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That's MY Business – When Companies Ask For Too Many Details

Greetings from inside the SEOigloo,
This past week, I read with tremendous interest, Kim Krause Berg’s post on her bad Usability Experience attempting to file for financial aid for her child who is about to start college. Kim lives in Pennsylvania and her state is requiring parents to file for this service online, despite the fact that this forces them to give out loads of very personal information over the Internet. Kim preferred not to do this, and so followed the financial aid website’s instructions to come pick up forms at the office. Unfortunately, no one at the office had any forms for Kim and the situation dissolved into an argument that must have driven her crazy. Her interactions with the financial aid folks reminded me of something I’d experienced earlier in the week.
I was doing some research of Adobe products. I was trying to understand what was included in one of their big package-deal products, and their website simply wasn’t giving me the list of components I was searching for. So, I called their sales department. The brusque operator demanded that I give him a) my name, b) my email address c) my telephone number, and I believe he wanted my home address, too. When I told him I just had a basic question about their products and didn’t wish to give out all of my personal contact information, he said he couldn’t speak to me. I’m not a confrontational person, but I got into an argument with him and told him in no uncertain terms how ridiculous their company’s policy was if they actually demand you give them such details in order to even begin thinking about actually making a purchase. What a way to kill a sale!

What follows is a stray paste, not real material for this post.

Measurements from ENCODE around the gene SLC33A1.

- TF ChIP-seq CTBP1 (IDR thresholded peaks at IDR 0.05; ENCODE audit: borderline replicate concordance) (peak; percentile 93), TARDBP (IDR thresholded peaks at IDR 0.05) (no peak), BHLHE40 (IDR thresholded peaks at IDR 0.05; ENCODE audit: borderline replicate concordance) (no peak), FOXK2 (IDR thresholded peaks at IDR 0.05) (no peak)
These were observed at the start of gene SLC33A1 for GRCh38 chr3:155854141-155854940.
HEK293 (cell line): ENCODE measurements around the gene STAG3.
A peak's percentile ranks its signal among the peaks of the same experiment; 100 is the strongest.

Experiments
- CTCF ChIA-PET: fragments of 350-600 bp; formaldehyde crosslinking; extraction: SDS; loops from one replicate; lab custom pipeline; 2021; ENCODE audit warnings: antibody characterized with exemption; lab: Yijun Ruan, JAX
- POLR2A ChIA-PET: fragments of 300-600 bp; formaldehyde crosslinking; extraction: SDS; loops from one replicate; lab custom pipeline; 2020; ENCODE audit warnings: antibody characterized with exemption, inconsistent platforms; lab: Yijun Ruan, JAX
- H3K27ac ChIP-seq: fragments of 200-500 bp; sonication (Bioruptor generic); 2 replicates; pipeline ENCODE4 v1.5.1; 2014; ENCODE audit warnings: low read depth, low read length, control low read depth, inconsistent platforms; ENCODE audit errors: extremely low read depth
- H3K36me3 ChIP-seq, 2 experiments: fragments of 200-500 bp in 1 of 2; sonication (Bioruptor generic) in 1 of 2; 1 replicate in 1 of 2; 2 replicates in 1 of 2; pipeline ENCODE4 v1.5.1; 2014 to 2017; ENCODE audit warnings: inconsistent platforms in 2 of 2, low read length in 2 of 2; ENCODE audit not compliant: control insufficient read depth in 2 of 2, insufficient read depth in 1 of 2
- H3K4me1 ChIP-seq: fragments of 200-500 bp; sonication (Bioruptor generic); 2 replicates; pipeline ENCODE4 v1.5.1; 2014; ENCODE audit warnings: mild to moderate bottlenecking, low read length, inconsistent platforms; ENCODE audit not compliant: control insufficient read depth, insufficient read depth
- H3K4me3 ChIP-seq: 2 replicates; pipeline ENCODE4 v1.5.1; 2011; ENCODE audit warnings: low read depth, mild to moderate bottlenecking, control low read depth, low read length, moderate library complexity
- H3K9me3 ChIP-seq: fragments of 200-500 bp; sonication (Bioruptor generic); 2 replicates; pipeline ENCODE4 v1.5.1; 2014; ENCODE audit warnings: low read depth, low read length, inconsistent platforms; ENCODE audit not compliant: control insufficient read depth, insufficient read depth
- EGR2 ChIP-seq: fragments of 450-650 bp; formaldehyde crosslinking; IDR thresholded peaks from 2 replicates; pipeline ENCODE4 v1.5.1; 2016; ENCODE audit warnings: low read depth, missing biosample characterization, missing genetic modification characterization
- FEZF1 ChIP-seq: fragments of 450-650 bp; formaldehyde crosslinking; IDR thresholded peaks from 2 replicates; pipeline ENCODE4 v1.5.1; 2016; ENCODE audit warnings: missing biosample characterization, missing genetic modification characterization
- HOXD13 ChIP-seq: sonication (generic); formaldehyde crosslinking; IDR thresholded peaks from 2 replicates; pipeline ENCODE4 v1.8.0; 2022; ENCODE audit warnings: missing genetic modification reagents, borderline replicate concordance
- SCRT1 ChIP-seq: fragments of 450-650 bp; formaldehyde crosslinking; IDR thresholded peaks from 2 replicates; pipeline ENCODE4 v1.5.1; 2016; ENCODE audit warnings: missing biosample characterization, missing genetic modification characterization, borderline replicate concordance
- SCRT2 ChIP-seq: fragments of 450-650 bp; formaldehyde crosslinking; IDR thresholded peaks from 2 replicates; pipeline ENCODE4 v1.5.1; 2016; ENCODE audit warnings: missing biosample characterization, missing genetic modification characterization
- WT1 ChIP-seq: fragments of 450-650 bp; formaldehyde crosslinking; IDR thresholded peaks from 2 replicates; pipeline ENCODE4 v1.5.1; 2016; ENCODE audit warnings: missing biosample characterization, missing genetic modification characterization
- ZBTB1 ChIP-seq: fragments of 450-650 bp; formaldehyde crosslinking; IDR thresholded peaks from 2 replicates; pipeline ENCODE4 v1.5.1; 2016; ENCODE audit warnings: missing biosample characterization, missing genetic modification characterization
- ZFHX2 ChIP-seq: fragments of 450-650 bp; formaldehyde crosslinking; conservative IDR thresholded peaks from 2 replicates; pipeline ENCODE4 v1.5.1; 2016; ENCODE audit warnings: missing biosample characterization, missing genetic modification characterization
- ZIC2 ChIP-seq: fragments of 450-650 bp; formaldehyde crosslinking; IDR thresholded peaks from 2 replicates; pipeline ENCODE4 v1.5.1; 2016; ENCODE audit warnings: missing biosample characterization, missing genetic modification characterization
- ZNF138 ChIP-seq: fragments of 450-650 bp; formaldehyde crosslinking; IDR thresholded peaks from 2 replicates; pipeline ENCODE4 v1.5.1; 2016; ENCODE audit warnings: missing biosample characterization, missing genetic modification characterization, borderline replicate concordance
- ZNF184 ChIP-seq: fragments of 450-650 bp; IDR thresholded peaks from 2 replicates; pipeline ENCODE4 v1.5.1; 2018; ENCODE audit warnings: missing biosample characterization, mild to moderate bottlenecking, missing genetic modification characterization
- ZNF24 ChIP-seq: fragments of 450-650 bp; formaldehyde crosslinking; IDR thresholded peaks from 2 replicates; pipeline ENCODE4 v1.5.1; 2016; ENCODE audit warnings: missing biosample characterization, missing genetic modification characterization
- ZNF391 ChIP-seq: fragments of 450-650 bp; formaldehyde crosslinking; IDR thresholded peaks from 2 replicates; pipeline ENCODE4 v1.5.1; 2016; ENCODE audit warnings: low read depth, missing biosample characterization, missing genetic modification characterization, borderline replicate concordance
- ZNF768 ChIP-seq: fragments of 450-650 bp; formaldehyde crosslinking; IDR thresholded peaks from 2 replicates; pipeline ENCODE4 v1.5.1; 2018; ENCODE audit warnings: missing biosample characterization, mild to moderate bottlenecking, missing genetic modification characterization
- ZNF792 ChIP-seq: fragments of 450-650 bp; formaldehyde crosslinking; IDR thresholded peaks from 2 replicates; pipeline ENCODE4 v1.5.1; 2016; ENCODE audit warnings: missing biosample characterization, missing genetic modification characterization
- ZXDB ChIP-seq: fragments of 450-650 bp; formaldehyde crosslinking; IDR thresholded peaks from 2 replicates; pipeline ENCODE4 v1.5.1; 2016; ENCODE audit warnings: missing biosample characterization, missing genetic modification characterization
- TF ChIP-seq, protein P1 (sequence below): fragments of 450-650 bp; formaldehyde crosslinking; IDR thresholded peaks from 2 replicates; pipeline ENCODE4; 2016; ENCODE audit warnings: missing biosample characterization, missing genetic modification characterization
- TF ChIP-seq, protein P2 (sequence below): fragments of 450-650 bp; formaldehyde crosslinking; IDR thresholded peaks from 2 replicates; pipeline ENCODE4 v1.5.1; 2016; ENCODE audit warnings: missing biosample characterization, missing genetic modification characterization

In the end, I demanded to be transferred to a manager and got my question answered without having to reveal the story of my life. Needless to say, I walked away with a bad taste in my mouth about the Adobe brand.
Also rolling around in my head is Bill Slawski’s recent post on Microsoft’s application for two patents that would enable them to collect offline data from sources like credit cards, grocery store cards, cell phones, digital television systems and other systems that they would then use to determine which ads and which organic results to show to people on-line. For months now, SEOs and marketers have been shaking their heads over Google’s tracking of people’s Internet habits to determine which results and ads are shown to them (personalized search), but Microsoft’s idea really takes the cake. You don’t even need to be online to be on somebody’s radar. The invasion of personal privacy is simply a shock, as far as I’m concerned, and I wouldn’t be surprised to see such activity eventually spark a back-to-the-land type movement wherein people go back-to-the-unplugged-old-days in order to regain some semblance of anonymity.
Somewhere in the haze of my childhood memories, I have a recollection of my mother arguing with a librarian who wanted to taker her Social Security Number in order to issue a library card. My mother, who was a child during WWII and looks with horror on people being given numbers and labels, was so upset that a stranger would demand she prove herself with digits in order to be able to check out a book. I cannot recall how that situation was resolved, but that same spirit of repugnance rises in me when the clerk at K-mart wants my zip code in order to ring up my sale. Make no mistake, no one is being tracked for their own, individual good…it’s always to benefit some system, corporate, legal or otherwise.